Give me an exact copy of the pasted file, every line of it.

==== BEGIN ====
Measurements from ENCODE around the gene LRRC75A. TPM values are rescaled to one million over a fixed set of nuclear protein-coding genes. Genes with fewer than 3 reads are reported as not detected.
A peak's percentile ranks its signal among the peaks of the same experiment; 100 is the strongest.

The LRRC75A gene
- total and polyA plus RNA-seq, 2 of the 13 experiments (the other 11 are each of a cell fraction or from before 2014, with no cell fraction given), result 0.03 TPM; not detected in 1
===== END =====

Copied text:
Measurements from ENCODE around the gene LRRC75A. TPM values are rescaled to one million over a fixed set of nuclear protein-coding genes. Genes with fewer than 3 reads are reported as not detected.
A peak's percentile ranks its signal among the peaks of the same experiment; 100 is the strongest.

The LRRC75A gene
- total and polyA plus RNA-seq, 2 of the 13 experiments (the other 11 are each of a cell fraction or from before 2014, with no cell fraction given), result 0.03 TPM; not detected in 1